posted on Tuesday, April 24, 2012
I recently attended a Biomass Crop Workshop in Creston, IA. I was interested in attending for two reasons. First, our team has developed an application for biomass mapping that takes into account land stewardship and economic factors for converting land use to production of biomass energy crops. Second, I think there is a land use tug of war brewing, which is being driven by competition for land that can be diverted from row crop production or the Conservation Reserve Program (CRP) to either grazing lands or energy crop production.
There are 6.5 million CRP acres expiring in September 2012. The application and signup period for renewal of existing CRP acres just expired. We don't know yet how many acres have been approved for re-enrollment.
Some of the land owners may have decided to put the land back into row crop production. Even with current prices for corn and soybeans that may not be the most profitable decision, since this land is considered "marginal" or it would not have qualified for CRP.
Our nation's beef industry is currently experiencing a low inventory of feeder cattle. The drought in the southern U.S. and diversion to other land uses has reduced the amount of pastureland available to support the cow/calf herds needed for replacement feeders. The nation's cattle feeders are hoping some of the expiring CRP acres can be converted to pastureland for this purpose.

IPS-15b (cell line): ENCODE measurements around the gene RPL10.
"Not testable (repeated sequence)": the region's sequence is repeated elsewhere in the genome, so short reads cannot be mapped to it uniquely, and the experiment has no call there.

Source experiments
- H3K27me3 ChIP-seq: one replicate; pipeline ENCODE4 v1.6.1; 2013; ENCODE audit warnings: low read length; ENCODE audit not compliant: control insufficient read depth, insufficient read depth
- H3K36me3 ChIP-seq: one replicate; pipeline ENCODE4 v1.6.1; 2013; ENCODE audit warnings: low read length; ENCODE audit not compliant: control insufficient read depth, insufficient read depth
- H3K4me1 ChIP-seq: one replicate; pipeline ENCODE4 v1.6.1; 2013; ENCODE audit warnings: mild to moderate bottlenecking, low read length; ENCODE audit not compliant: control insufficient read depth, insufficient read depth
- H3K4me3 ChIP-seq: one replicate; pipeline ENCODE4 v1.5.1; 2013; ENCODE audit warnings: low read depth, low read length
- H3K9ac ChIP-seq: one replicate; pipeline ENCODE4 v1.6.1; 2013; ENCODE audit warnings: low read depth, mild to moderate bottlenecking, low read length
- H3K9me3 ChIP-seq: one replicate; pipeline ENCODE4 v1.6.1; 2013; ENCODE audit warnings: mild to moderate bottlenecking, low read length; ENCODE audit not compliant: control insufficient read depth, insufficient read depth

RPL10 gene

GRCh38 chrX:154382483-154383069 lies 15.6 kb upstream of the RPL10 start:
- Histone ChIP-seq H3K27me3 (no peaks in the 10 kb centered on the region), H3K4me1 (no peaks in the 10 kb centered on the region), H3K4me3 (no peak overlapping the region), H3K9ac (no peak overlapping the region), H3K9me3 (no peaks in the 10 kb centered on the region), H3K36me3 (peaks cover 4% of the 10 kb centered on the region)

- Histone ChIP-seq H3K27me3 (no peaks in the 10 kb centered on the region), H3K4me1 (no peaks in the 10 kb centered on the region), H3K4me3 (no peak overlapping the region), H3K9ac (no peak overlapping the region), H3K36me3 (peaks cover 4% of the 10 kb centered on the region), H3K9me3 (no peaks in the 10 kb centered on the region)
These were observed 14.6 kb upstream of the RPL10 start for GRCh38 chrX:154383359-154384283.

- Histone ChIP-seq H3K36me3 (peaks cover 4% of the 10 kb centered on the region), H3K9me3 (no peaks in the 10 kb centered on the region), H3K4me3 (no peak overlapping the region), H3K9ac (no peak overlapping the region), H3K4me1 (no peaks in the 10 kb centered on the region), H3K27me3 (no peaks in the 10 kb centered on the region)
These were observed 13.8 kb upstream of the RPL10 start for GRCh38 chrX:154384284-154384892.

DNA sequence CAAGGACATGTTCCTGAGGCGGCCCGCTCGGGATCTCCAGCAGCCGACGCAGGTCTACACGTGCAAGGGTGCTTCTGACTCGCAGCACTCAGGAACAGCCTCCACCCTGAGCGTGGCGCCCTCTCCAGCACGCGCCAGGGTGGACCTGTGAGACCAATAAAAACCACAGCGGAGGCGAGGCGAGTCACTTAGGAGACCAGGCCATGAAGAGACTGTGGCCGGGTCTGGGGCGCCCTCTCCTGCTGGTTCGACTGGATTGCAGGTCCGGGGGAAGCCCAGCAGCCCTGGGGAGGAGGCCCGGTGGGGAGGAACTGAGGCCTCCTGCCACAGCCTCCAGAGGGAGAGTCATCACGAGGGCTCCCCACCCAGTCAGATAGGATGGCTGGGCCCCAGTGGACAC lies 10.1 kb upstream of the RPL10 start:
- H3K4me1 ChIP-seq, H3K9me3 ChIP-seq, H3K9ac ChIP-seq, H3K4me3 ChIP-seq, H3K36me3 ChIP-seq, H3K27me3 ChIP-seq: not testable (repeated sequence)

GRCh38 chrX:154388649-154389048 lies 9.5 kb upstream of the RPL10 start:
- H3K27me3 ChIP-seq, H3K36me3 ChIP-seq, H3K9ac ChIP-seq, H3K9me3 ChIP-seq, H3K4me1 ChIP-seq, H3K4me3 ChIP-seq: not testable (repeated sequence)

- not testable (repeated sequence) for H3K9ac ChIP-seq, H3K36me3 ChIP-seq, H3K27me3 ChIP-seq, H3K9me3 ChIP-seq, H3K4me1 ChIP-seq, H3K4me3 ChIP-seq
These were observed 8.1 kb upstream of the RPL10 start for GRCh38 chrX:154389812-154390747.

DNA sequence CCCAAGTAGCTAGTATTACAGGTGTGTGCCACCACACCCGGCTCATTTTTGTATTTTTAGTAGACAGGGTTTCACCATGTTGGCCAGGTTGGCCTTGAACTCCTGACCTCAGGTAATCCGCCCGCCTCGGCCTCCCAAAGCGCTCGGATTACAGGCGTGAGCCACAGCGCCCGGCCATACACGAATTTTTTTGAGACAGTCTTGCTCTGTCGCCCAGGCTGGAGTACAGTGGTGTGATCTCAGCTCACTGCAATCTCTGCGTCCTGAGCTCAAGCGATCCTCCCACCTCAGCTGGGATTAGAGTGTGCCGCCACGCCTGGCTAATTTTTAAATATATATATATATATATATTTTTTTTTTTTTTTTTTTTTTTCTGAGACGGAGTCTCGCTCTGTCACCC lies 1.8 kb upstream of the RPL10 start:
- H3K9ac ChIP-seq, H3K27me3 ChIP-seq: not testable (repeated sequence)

Those who attended the biomass crop workshop learned that there are a growing number of successful biomass conversion facilities. Currently, the focus is on pellets for co-firing in thermal energy applications. However, there is a growing interest in biomass conversion into advanced biofuels. The acres coming out of CRP are generally best suited for raising biomass energy crops because the energy crops tend to provide similar erosion control capability as well as seasonal cover for wildlife.
Switching to the production of energy crops can be expensive. Initial planting costs can be high and the crop typically doesn't reach full production until the third year. Currently there is some financial assistance available through the Biomass Conversion Assistance Program (BCAP). One of the challenges landowners face is making sure they have all of the facts necessary to make a decision that will maximize the productivity of their land while meeting their goals for land stewardship, lifestyle, and income.
In a typical tug of war there is a mud hole waiting for the "losers". In this tug of war the "loser" just switches to the other end of the rope and becomes a winner. I think the biomass industry and the beef industry are closely watching and hoping they can win some of these acres.